San Francisco will lift its proof of vaccination requirement Friday for a handful of indoor businesses including restaurants, bars and gyms.
The city’s public health officials argued that declining local COVID-19 cases and hospitalizations and the city’s high vaccination rate make it unnecessary to require proof of vaccination or a negative test inside businesses where people eat and drink and where people breathe heavier while they exercise.
Roughly 83 percent of all San Francisco residents have completed their initial vaccination series while the city is confirming an average of 12.6 cases per day per 100,000 residents.
“San Francisco is ready to further reduce COVID-19 restrictions and allow individuals to make their own decisions to protect themselves and their loved ones,” Health Officer Dr. Susan Philip said.
The city has required proof of vaccination or a negative test for indoor dining, gyms and other businesses since August 2021, when the virus’ delta variant spurred a fast rise in cases.
City officials said individual businesses are still welcome to implement their own proof of vaccination requirements if they deem it necessary.
The use of a mask indoors is also still strongly recommended to prevent the virus’ spread.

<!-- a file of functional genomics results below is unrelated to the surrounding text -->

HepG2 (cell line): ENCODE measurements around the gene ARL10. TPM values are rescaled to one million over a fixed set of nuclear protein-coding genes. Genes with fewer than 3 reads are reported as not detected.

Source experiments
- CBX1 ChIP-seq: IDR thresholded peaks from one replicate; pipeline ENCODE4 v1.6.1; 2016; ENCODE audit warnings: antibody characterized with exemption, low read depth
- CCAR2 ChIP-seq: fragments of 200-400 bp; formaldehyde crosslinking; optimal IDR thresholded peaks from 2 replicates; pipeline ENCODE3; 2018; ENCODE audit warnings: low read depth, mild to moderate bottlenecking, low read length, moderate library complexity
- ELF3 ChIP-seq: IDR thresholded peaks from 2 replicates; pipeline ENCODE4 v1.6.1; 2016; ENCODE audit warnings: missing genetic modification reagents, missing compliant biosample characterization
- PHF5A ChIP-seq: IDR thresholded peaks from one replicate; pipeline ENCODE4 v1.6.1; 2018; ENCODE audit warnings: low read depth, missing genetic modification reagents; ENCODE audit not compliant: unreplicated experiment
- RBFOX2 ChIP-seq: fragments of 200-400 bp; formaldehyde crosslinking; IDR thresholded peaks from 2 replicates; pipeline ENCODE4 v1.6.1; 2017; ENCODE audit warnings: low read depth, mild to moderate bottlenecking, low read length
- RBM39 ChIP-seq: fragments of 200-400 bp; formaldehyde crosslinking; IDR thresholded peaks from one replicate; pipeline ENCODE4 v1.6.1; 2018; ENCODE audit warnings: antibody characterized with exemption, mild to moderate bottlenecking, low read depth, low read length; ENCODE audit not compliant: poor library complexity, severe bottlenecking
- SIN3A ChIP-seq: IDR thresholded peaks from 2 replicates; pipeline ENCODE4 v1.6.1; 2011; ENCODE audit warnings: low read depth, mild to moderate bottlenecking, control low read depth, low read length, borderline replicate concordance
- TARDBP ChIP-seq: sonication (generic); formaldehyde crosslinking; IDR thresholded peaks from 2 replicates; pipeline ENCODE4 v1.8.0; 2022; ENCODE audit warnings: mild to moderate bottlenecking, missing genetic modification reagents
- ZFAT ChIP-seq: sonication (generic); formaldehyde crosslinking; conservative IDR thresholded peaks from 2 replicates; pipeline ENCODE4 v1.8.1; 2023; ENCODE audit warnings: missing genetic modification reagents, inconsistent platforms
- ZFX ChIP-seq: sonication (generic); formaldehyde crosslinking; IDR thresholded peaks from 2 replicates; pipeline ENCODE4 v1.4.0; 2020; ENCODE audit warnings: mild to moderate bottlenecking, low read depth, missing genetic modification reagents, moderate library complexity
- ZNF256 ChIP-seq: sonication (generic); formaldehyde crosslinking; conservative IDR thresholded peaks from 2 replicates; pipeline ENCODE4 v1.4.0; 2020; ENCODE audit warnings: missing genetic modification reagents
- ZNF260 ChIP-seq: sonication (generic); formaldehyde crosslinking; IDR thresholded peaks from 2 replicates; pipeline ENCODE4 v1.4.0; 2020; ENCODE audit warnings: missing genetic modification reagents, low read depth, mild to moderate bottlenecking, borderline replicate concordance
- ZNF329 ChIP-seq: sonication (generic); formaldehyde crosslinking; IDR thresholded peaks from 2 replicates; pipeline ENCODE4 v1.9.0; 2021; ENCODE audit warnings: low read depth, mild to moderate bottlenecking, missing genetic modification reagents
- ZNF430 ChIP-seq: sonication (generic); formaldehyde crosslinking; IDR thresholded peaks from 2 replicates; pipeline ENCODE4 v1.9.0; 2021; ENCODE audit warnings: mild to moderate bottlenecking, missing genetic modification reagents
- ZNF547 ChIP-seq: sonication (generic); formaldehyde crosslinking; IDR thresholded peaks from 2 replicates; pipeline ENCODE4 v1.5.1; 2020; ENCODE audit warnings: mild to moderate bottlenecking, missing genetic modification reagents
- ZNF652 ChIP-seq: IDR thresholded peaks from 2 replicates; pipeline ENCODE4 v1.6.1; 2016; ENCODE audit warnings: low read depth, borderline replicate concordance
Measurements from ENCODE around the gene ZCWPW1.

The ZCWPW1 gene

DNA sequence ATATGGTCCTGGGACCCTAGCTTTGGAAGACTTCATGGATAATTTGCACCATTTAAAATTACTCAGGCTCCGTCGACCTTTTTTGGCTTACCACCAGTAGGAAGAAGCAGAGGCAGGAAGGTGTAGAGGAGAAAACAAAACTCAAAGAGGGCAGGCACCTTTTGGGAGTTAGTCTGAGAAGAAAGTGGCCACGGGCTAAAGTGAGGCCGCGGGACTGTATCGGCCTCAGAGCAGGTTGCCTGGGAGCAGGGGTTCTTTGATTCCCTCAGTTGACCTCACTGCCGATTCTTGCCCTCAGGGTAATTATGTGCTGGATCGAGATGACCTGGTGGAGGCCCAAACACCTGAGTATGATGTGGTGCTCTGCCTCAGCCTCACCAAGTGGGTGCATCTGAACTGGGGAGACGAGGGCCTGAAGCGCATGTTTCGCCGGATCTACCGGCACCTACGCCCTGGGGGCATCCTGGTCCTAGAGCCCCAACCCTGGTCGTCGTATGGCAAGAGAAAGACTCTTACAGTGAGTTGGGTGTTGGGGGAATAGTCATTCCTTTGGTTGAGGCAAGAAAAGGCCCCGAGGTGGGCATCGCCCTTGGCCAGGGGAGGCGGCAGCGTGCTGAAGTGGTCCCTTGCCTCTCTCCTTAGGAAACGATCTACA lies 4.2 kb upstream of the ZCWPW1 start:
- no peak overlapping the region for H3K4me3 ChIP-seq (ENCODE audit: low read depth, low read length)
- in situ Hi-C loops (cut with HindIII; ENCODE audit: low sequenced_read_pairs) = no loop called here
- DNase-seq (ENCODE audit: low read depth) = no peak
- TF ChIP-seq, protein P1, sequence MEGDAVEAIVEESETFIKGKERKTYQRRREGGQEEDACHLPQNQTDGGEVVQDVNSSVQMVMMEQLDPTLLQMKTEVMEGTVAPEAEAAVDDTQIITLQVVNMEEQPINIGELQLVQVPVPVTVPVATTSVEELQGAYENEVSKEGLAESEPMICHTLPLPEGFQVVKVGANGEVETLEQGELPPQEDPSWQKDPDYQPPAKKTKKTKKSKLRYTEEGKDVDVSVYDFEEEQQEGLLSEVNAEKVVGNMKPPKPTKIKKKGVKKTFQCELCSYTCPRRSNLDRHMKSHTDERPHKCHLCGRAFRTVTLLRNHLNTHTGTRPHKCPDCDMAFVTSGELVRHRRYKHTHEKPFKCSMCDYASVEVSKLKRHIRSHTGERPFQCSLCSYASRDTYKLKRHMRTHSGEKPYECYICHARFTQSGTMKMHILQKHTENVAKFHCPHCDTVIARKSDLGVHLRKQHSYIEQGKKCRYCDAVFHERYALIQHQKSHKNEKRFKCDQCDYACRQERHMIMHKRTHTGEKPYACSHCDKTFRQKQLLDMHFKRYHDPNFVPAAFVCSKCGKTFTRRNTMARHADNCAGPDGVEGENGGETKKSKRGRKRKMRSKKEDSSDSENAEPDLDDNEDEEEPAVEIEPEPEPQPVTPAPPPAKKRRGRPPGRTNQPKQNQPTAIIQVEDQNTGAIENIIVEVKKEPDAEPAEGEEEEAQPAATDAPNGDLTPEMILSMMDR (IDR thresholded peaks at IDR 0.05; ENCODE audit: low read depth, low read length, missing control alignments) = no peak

Under state guidelines, people will still be required to prove their full vaccination status or show a recent negative test to attend indoor events of 1,000 attendees or more.
The Golden Gate Restaurant Association, which advocates for San Francisco’s restaurant industry, welcomed the city lifting its vaccination requirements, noting that it aligns the city’s public health guidance with that of the state.
“This move to return to a more normal dining experience is a welcome step for our hard-hit hospitality industry, which relies not only on residents but also on business travelers and many leisure tourists from outside the Bay Area,” the GGRA said in a statement.
Residents are still encouraged to get vaccinated and, if eligible, an additional booster dose to increase protection against developing serious illness or dying because of the virus.
In addition, proof of vaccination is still required under state health guidance for workers in industries with a high risk of spreading the virus, including health care workers and teachers.